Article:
Stress Resilience is an estimate of your ability to withstand physiological stress and recover from it over time. While Daytime stress helps measure your physiological stress throughout the day, Resilience helps you understand how effectively you're balancing your stress load with recovery throughout the day and night. The feature is available to all active Gen3 members.
What is Resilience?
Oura determines your resilience to stress by looking at how well you're balancing stress and recovery in recent weeks using your Daytime stress levels, daily restorative time, and how well you recover during sleep.
Your Resilience level is not specific to a certain day but instead reflects your ongoing balance of physiological stress and recovery throughout the day and night based on a 14-day average. This equilibrium is crucial in ensuring that stress does not have a long-term negative impact on your well-being.
Recovery is a key factor in determining resilience, and a robust recovery system can help someone manage and bounce back from stressful situations more effectively.
As your Readiness Score is a holistic picture of your health, and Resilience takes into account some of the Readiness contributors (HRV balance, recovery index, and resting heart rate), Resilience and Readiness are correlated with each other. Therefore, if your Readiness Score is high for a longer period of time, you will likely also see an increase in your Resilience level. However, a single day of bad sleep and a low Readiness score will not significantly affect your Resilience level.
How Resilience Works
Since Resilience is a long-term metric, you must have at least five days of complete data (daytime data followed by a sleep period) within the past 14 days. For new members, it will take at least 10 days before your Oura Ring establishes your personal stress and recovery baselines to estimate your Resilience.
Your Resilience level is estimated by taking into account stress and recovery contributors measured over the last 14 days:
- Daytime stress load: uses heart rate, HRV, motion, and temperature during the day to determine physiological stress during the day (See also Inside the Ring: Understanding Oura's New Daytime Stress Feature)
- Daytime recovery (also referred to as Restorative Time)
- Nighttime recovery: Uses your Sleep Score, resting heart rate, HRV balance, and Recovery Index
Each contributor has its own levels. The Daytime stress load contributor is classified as low, moderate, or high. The Daytime recovery and Nighttime recovery contributors are categorized the same as Readiness contributors: Pay attention, Fair, Good, and Optimal.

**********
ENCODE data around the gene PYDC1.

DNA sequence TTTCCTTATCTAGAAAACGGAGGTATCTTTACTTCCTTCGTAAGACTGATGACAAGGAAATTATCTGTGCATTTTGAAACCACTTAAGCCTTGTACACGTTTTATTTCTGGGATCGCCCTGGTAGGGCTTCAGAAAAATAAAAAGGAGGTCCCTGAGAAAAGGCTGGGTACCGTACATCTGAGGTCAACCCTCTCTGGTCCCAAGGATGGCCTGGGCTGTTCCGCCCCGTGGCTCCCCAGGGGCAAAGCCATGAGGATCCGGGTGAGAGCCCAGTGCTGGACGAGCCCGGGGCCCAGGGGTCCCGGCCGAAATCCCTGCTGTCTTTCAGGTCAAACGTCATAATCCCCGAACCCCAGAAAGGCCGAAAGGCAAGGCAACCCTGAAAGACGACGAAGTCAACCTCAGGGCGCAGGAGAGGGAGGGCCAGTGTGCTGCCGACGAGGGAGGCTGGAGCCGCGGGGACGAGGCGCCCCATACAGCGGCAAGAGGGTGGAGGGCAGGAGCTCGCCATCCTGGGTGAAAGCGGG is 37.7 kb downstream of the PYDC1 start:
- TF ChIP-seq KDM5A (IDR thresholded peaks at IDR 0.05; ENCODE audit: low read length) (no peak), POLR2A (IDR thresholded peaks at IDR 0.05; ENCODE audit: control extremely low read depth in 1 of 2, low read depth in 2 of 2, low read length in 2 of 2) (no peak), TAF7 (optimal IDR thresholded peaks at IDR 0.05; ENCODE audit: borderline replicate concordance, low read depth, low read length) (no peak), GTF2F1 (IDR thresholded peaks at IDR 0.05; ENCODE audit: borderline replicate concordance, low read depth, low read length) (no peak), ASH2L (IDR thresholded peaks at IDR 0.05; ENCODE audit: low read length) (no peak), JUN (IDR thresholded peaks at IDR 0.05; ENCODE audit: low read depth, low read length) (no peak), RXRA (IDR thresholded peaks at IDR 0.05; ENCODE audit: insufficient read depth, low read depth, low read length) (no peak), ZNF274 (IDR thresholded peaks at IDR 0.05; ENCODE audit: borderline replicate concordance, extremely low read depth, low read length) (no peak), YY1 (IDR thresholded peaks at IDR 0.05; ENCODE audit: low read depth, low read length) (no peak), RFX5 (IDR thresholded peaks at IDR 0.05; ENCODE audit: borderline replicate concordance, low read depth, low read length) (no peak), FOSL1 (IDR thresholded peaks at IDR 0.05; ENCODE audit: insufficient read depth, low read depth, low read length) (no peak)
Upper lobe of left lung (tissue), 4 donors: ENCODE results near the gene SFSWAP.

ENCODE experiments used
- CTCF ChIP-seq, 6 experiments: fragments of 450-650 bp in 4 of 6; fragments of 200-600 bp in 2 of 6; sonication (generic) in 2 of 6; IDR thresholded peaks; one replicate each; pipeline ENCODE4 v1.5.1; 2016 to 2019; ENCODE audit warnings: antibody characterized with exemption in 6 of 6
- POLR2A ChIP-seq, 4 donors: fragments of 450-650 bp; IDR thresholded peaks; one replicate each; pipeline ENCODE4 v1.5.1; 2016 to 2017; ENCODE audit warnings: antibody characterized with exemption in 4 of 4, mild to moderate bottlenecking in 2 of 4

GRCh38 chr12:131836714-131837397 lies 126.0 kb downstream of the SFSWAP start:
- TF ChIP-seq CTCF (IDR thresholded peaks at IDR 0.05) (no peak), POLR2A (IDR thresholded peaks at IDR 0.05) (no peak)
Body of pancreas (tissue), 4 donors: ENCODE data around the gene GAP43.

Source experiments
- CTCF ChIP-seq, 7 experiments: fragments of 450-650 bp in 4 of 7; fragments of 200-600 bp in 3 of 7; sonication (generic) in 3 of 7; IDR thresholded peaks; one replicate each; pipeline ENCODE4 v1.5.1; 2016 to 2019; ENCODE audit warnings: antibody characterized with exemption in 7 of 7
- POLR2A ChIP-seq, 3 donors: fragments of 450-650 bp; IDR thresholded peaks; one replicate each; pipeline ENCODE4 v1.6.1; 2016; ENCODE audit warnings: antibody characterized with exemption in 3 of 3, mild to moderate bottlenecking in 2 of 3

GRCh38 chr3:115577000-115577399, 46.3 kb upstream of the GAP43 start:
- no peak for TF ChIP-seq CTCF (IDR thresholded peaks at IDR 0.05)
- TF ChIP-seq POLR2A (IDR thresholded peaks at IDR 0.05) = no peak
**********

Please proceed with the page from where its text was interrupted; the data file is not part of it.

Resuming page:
How to Use Resilience
Resilience is a long-term metric that changes gradually over the days and weeks. Your daily update is available as soon as you wake up.
You can see your Resilience level via a card on the home screen or by tapping the Resilience tab at the bottom right of the Oura App.
Your Resilience levels fall within five categories:
- Exceptional: You've achieved an ideal balance of physiological stress and recovery.
- Strong: Your body is in a great place to deal with upcoming challenges thanks to your strong recent balance of physiological stress and recovery.
- Solid: Your balance of physiological stress and recovery has been good of late, and your body is in a nice spot to deal with upcoming challenges. Just be sure to follow any increases in stress with some extra rest.
- Adequate: You’re hanging in there, but your resilience is not quite where you want it to be long-term. Check in on your balance of physiological stress and recovery to see if there’s a small adjustment that could help.
- Limited: There’s a clear gap between the recovery your body is getting and the recovery it needs to balance your recent levels of physiological stress.
Within the Resilience tab, you can see more details about each Resilience contributor, as well as two Resilience graphs to visualize your data. Looking at your individual Resilience contributor scores can help guide you on where to try to improve the amount and quality of your recovery to balance out your stress.
The Trend graph shows the direction of your resilience over the past few days. Each dot on the graph represents one day.
The Map graph shows your balance between stress and recovery over the past 14 days. The dots represent individual days and can long-press on each level to see where the dots fall on the Resilience scale.
Things to Keep in Mind
- In order to receive Resilience updates, you'll need to wear your ring regularly during the day and night. Make sure the ring sits well on your finger, and try other fingers if the ring is too loose, as this might affect the daytime metrics coverage
- On average, you can expect to see your Resilience level change about 2-3 times a month, though this number can vary based on individual physiology and lifestyle habits
- For new members, Daytime stress needs to be calculated before Resilience levels are shown, which can take at least 10 days
- Members should be at least on software versions iOS 5.2.0 and Android 5.2.0